Things to Do in Manila

If you are looking for things to do in Manila, here are some tips: Explore Intramuros and its ancient churches, take a stroll along the Quiapo shopping streets, and pay a visit to Dr. Jose Rizal’s park. Lastly, you can go to Rizal Park for some culture and history. After you’ve done all these things, you’ll be able to make up your mind on what to do next.


The historic district of Intramuros in Manila is filled with Spanish-era landmarks. See the stone gate of Fort Santiago, home of the shrine of José Rizal. Visit the Manila Cathedral, which has stained-glass windows and bronze carvings. The San Agustin Church museum is filled with religious art, while Casa Manila features Spanish colonial furniture. Then take a stroll around the area. Afterward, head to the nearby shopping district for the best street food and a chance to buy souvenirs.

Quiapo shopping streets

The bustling shopping street of Quiapo faces the Quiapo Cathedral and is lined with trinket vendors and fortune tellers. These streets are teeming with commerce. Instead of traditional brick and mortar stores, the streets are dotted with makeshift stalls. You can buy anything from coins to wooden back scratchers. You’ll also find souvenirs under the bridge, which Quiapo shoppers call “Ilalim ng Tulay.”

San Agustin church

You can also visit the Archdiocesan Shrine of Our Lady of Consolation and Cincture, or the Immaculate Conception Parish, located in the Intramuros district of Manila. This church is dedicated to the Immaculate Conception and the Order of St. Augustine. The architecture of the church is striking and makes it a must-visit attraction in Manila. Visitors can also see a replica of the Holy Cross that was placed at the church by the Spanish.

Dr. Jose Rizal’s park

A trip to Dr. Jose Rizal’s park in Manila is not complete without paying homage to the man who changed the course of Philippine history. A bronze statue of Rizal, wearing an overcoat, stands in the middle of the park. A marble obelisk rises from behind him, with a pyramid-topped top that represents Rizal’s Masonic beliefs. Three stars decorate the top of the pyramid, representing the three provinces of Luzon.

Intramuros fort

One of the most photographed sites in Intramuros is the main gate of Fort Santiago. Fort Santiago was originally a Muslim fort but was rebuilt by the Spanish in 1571. Although it was originally made of wood, the Spanish used stone to build the fort. It was severely damaged during the World War II Battle of Manila but has been restored. Fort Santiago features the main gate, bastions, and dungeons that can be used as open air theaters or weddings.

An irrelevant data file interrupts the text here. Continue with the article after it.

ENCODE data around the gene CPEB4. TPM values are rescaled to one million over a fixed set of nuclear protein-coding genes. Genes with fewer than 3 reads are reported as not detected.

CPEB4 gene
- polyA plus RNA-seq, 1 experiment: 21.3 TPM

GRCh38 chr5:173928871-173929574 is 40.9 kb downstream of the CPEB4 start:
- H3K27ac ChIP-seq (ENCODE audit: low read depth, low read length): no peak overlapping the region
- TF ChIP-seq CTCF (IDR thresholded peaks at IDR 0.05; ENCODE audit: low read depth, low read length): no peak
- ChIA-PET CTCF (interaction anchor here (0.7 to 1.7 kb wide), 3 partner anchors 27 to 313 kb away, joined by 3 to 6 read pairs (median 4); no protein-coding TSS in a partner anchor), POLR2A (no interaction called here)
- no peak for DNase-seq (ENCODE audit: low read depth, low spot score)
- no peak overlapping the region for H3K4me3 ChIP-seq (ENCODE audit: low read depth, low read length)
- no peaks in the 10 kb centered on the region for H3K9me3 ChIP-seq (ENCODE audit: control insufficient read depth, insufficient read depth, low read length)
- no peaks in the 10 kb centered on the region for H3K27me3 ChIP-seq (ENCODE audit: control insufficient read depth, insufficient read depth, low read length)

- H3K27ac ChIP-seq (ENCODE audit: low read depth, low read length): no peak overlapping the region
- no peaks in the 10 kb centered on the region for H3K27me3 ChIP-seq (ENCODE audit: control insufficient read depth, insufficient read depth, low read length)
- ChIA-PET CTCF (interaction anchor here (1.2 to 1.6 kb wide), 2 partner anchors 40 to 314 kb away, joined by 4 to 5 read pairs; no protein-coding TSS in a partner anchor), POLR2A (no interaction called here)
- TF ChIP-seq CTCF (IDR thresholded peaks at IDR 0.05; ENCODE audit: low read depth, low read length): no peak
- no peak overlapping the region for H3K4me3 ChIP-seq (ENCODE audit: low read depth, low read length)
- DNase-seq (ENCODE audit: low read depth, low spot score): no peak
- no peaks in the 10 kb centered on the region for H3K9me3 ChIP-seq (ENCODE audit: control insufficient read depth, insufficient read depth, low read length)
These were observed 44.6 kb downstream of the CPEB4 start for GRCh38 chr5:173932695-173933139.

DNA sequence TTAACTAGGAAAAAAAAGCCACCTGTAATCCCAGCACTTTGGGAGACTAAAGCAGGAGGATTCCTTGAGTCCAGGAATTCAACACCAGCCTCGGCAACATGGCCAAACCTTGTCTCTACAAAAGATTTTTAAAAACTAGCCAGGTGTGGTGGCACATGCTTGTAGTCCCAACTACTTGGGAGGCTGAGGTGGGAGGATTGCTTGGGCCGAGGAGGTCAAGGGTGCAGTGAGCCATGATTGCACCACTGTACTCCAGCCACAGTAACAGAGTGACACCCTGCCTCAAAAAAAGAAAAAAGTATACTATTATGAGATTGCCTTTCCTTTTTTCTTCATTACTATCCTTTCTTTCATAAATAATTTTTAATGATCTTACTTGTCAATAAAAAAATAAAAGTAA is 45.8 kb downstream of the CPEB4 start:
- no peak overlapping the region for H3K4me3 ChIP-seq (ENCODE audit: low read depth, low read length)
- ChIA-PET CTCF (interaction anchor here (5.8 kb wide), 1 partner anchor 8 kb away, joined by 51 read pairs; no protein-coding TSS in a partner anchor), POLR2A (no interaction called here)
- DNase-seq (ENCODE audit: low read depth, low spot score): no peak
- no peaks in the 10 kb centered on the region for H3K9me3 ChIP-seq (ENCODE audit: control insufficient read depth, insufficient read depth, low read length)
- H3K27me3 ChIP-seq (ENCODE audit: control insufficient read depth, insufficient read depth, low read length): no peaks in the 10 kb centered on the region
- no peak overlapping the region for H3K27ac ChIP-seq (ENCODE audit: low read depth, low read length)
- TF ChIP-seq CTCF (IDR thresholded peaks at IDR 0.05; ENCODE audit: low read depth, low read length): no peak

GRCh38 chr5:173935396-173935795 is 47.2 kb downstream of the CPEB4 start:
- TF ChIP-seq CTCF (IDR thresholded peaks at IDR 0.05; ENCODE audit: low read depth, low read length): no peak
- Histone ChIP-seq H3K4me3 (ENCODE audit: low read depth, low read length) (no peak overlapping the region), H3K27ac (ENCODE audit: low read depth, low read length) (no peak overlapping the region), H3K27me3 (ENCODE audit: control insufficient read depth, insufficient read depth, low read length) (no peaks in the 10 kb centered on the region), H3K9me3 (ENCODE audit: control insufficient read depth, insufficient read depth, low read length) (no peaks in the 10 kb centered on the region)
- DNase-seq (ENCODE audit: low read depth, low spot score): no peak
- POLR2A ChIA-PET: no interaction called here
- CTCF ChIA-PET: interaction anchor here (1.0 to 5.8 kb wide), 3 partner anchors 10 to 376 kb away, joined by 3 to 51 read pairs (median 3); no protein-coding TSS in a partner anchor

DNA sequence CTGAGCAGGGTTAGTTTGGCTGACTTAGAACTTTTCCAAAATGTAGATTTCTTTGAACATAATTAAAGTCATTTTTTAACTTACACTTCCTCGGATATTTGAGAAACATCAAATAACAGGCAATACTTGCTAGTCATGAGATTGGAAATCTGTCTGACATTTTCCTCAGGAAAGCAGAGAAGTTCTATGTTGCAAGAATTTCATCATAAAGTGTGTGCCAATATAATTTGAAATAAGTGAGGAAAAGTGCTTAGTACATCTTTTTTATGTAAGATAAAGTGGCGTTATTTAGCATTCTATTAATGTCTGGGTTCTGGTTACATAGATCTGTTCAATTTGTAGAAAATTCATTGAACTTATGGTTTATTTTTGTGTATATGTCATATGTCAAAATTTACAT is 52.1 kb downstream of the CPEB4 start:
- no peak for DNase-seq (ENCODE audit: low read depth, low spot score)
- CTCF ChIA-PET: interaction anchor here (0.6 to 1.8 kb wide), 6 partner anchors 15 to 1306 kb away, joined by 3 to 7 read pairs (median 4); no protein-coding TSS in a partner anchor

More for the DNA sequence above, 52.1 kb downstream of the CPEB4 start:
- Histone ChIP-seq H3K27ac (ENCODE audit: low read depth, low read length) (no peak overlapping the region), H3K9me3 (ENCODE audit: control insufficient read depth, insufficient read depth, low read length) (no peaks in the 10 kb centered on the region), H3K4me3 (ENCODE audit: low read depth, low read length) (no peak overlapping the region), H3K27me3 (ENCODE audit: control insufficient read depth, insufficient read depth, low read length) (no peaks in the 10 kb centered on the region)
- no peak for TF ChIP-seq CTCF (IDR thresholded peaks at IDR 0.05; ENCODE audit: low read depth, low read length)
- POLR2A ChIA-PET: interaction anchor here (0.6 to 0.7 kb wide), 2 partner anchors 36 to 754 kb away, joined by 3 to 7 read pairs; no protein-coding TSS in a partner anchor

Manila’s fort

Staying in the trendy, contemporary Bonifacio Global City district near Fort Metro Manila is the perfect way to enjoy the city’s many attractions. With sweeping city views and a prime location near the business district, this hotel is a great choice for business travelers. You can stay at the Shangri-La The Fort Manila and enjoy the in-room amenities. Guests staying here can also enjoy the indoor playground Adventure Zone. Other features of this hotel include marble bathrooms, air-conditioning, and mini-bars.

Intramuros church

St. Joseph’s Church is a must-see attraction in Intramuros, Manila. Located in front of the Plaza Mayor and the Palace of the Governor, the church is the seat of the Archbishop of Manila. This church is the mother church of the country and played a crucial role in establishing churches throughout the Philippines. The church’s interior is adorned with beautiful stained glass windows and features an ornate interior with religious icons. Admission is only 200 pesos, and the church is worth a visit.

Intramuros cathedral

Located in the historical district of Manila, the Intramuros Cathedral was restored in 1858 after several earthquakes destroyed the previous structure. Originally, the structure consisted of a central dome, naves, chapels, and altars. It was built in a Neoclassical style and was blessed in December 1879. It has a cross on its central dome, which represents the astronomical longitudes of the Philippine archipelago.